Whew…after two years living and working in Ethiopia, my time as a teacher has finally come to a close! Yesterday marked the end of my Reading Program at Adare and we celebrated with an award ceremony and cookies : )
Two students from each grade 7 & 8 class were named “Adare Star Readers” and were allowed to pick a chapter book – graciously donated by friends, family, and strangers – to bring home and continue their reading practice. Books chosen were classics like Matilda, The Magician’s Elephant, Bridge to Terabithia, and Peter Pan.
The joy on their faces was worth the struggle I sometimes went through keeping this program up and running over the last nine months. I just want to say thank you to everyone back home who helped support this program, the students will never forget it!
I share this blog’s title with the title of one of my pastor’s sermons. In it, he mentioned that thankfulness is the best cure for when you’re feeling down and out. His recommendation for when something’s really bothering you: Write five pages of things that you’re grateful for…about the thing you hate or stress about the most.
And while I don’t hate Ethiopia, this country is constantly causing me stress. Now more than ever, from the small to the large aka I practically have to wear rain boots inside my house, it’s flooding so much to the riots breaking out in Ethiopia because Addis wants to expand into Oromia.
So I decided to take my pastor’s advice. I wrote five pages about why I’m thankful to be in Ethiopia. Some of it’s silly, but most of it reminded me of how incredible the time I’ve spent here has been. And with less than 100 days left here, I figured I’d share what exactly it is I’m thankful for:
The idea for our Eager 4 English children’s books was conceived in the fall of 2012. At first, my role was small. I was one of about 30 volunteers who was paired with a creative writing student in the US. Our job was to provide the writer with information about our towns so that a story could be written that our students would really relate to.
As time passed, my role expanded. First into editing – I spent months going over every story and copyediting line by line. And then I spoke to the creator of the books about her vision for the design…her initial plan: a Word document. My shock and appall turned into understanding when I realized she didn’t have InDesign, nor had she worked with it in the past.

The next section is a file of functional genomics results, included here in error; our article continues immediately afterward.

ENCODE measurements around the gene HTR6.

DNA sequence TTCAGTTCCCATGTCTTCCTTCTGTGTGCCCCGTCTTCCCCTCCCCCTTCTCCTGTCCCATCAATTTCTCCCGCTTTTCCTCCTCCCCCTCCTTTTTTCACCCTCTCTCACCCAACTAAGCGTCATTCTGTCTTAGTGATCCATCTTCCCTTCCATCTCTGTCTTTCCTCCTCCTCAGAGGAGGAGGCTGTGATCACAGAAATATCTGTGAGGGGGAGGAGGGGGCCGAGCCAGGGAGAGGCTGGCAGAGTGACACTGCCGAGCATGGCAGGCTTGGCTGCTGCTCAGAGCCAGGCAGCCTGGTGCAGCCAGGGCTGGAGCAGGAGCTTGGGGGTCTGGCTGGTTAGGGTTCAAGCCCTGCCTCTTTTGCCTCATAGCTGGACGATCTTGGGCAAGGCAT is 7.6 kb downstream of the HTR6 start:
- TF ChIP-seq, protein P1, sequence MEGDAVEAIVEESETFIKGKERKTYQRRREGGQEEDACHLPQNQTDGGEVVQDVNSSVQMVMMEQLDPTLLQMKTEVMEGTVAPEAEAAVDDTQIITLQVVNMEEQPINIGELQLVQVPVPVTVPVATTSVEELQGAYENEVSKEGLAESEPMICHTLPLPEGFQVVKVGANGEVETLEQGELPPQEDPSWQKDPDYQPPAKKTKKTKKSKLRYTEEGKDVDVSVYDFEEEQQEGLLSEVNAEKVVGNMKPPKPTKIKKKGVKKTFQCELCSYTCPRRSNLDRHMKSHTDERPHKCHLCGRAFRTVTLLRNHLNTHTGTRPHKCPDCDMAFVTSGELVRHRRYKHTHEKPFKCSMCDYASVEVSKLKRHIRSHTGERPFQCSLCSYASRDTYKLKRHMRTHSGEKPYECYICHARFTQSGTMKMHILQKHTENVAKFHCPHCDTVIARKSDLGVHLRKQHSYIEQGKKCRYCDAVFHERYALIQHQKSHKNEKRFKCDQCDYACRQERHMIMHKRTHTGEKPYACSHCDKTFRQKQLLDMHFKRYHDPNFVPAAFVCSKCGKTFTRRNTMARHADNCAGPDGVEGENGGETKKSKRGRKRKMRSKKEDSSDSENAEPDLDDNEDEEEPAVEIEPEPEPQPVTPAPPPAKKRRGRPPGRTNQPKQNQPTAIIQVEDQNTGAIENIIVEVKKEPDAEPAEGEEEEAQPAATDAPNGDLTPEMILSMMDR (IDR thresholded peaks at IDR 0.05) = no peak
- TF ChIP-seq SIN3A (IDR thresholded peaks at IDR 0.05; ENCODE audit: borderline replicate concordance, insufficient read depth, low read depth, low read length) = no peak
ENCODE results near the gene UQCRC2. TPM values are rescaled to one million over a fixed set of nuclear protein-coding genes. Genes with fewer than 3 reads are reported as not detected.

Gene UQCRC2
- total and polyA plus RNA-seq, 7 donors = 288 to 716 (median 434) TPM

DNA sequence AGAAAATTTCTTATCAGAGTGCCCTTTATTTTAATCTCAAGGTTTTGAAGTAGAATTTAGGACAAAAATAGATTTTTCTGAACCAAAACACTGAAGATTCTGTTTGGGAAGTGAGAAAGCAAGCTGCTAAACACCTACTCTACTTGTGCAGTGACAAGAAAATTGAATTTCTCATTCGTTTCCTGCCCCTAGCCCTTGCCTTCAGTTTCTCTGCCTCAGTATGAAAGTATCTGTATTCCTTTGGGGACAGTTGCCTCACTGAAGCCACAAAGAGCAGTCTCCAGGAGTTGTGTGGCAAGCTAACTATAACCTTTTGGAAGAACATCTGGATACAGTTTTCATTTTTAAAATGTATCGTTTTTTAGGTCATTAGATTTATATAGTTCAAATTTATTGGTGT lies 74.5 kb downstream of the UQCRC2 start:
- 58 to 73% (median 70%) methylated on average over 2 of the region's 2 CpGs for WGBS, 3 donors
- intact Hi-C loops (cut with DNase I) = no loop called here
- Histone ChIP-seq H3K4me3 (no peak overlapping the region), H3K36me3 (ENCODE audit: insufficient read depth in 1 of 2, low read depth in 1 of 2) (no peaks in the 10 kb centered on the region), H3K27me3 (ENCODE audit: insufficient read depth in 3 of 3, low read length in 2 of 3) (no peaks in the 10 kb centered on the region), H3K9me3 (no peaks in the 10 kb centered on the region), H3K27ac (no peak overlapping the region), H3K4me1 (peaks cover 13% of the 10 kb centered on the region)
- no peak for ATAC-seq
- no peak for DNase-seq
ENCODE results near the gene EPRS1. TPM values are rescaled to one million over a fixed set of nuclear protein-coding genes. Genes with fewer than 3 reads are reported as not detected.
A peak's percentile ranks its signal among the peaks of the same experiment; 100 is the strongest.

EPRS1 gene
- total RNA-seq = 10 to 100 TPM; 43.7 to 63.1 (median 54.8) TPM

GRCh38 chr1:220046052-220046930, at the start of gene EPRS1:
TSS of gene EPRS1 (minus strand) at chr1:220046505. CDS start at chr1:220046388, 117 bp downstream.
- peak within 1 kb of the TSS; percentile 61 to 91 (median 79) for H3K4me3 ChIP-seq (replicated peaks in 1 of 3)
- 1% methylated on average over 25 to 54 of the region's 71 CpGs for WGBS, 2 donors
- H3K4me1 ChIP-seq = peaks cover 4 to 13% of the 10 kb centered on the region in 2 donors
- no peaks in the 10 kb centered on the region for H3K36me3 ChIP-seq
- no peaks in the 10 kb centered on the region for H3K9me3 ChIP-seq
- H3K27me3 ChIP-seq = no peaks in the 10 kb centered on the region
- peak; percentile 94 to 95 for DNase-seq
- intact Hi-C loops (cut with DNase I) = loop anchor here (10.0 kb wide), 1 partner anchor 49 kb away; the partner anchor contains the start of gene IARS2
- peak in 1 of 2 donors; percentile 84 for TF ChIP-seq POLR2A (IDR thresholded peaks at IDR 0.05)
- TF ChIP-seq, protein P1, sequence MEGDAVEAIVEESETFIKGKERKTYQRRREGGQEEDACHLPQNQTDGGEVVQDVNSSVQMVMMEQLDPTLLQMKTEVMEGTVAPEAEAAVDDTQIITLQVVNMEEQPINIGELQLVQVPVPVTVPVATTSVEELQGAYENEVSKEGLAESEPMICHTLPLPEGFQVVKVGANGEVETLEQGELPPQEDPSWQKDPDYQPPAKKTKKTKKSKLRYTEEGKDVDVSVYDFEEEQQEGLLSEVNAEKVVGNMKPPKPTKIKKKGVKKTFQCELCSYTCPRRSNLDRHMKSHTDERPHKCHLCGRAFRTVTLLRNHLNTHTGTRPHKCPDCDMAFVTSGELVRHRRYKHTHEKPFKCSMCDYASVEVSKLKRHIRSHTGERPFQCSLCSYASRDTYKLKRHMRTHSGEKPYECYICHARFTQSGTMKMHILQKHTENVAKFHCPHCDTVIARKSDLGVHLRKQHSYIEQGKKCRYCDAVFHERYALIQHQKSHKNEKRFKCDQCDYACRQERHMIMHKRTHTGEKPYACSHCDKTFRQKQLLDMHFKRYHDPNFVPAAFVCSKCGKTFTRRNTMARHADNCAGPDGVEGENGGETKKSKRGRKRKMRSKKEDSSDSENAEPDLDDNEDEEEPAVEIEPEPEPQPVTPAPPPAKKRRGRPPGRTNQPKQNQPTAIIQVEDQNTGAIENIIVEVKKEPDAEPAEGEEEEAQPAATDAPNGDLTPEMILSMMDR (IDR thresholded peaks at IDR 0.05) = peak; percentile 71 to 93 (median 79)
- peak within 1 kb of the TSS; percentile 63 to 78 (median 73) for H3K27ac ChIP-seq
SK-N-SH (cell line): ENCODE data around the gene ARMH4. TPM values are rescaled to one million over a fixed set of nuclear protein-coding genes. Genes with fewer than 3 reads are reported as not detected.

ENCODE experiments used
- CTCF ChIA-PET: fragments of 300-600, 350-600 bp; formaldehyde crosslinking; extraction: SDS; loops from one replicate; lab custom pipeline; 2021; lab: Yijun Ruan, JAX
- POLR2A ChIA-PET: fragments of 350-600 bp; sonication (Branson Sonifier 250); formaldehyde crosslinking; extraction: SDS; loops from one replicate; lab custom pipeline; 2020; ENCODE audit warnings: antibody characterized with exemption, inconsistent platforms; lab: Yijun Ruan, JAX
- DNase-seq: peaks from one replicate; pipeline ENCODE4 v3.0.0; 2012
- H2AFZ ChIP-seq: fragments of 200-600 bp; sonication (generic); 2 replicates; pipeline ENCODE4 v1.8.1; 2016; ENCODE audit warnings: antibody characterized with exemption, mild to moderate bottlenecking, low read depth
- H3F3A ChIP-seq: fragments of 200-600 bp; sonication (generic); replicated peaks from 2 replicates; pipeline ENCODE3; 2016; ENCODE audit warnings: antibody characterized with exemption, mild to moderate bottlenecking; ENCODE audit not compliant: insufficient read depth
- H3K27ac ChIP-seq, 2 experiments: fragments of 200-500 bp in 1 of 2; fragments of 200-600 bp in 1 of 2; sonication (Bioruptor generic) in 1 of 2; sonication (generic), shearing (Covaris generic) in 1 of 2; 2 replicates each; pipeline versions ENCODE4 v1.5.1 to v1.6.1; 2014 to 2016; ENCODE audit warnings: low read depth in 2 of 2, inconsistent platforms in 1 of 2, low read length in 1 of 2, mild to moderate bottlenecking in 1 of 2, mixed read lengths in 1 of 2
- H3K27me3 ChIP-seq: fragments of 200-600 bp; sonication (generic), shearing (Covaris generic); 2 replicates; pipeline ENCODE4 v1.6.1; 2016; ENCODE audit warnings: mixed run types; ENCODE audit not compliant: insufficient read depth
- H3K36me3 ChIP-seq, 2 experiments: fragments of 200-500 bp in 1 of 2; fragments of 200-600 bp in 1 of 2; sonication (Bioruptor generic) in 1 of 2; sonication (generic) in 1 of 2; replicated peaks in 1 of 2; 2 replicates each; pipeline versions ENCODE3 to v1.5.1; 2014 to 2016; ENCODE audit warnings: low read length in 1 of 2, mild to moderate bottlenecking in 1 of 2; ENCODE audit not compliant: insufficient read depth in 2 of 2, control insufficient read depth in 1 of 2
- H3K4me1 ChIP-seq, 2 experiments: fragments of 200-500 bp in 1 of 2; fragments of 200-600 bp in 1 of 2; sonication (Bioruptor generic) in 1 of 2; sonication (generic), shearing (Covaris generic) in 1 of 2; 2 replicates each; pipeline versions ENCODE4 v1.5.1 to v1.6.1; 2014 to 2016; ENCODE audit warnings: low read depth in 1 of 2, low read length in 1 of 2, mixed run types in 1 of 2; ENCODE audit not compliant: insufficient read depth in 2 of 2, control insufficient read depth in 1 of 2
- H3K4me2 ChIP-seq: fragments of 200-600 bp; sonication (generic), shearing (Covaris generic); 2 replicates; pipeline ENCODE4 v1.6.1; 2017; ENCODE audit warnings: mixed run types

During my university days I was the fiction editor and design & layout editor for our school’s lit mag. I had also worked in publishing after graduation, so I offered my (wildly limited) expertise. But still, I had no idea just what I was getting myself into. We waited months and months for our illustrator’s edits. I got tips and advice from a friend in the US, while trying to work with an uncooperative internet connection. We weren’t allowed to speak with the printers directly for fear that they would jack up the prices due to our foreign status. I waited weeks, WEEKS for responses to the inquiries I made to our partners. I was working on four books simultaneously (one for each region – Amhara, Tigray, Oromia, SNNPR), all the while keeping up with my projects at school. I was busy, too busy.
But then, magically, it was all over. And on March 20, 2014 (a year and a half later!!!), all that hard work paid off. Peace Corps had printed 2,000 copies – 500 of each book. The printing coincided with our All-Volunteer Conference, and we were able to pass out the books to the rest of the volunteers. And just like that, it was all worth it. These books were definitely one of the hardest projects during my time here, but they were also one of my favourites : )
Peace Corps turns 53 this week, and in honor of that accomplishment, I’ve decided to let you in on the truths behind some of the more prevalent myths surrounding this organization…
We all live in huts. Ok, I thought this too. I joined Peace Corps figuring I’d live in a hut and walk to the stream to fill my buckets each day, not true. Yes, many volunteers live in homes made of mud and sticks, but they’re still homes. Mine’s made of concrete and gets really hot during dry season!
We can only connect with those back home via snail mail. This one’s pretty dated, but I think all volunteers head to their country of service curious about how frequently they’ll be able to get in touch with friends and family back home. Well here in Ethiopia, which has one of the worst telecommunication systems in the world, I can get internet most days, same with cell reception (although that can actually be harder). And clearly, as you’ve all seen, I can stay in touch just fine.
We only get exotic illnesses. This one may sound ridiculous, but no one thinks about the everyday illnesses. I was afraid of catching malaria, typhus, typhoid, etc…but it never occured to me that in addition to my frequent bacterial infections, I’d develop reoccurring strep throat. Nothing exotic about that.Continue reading →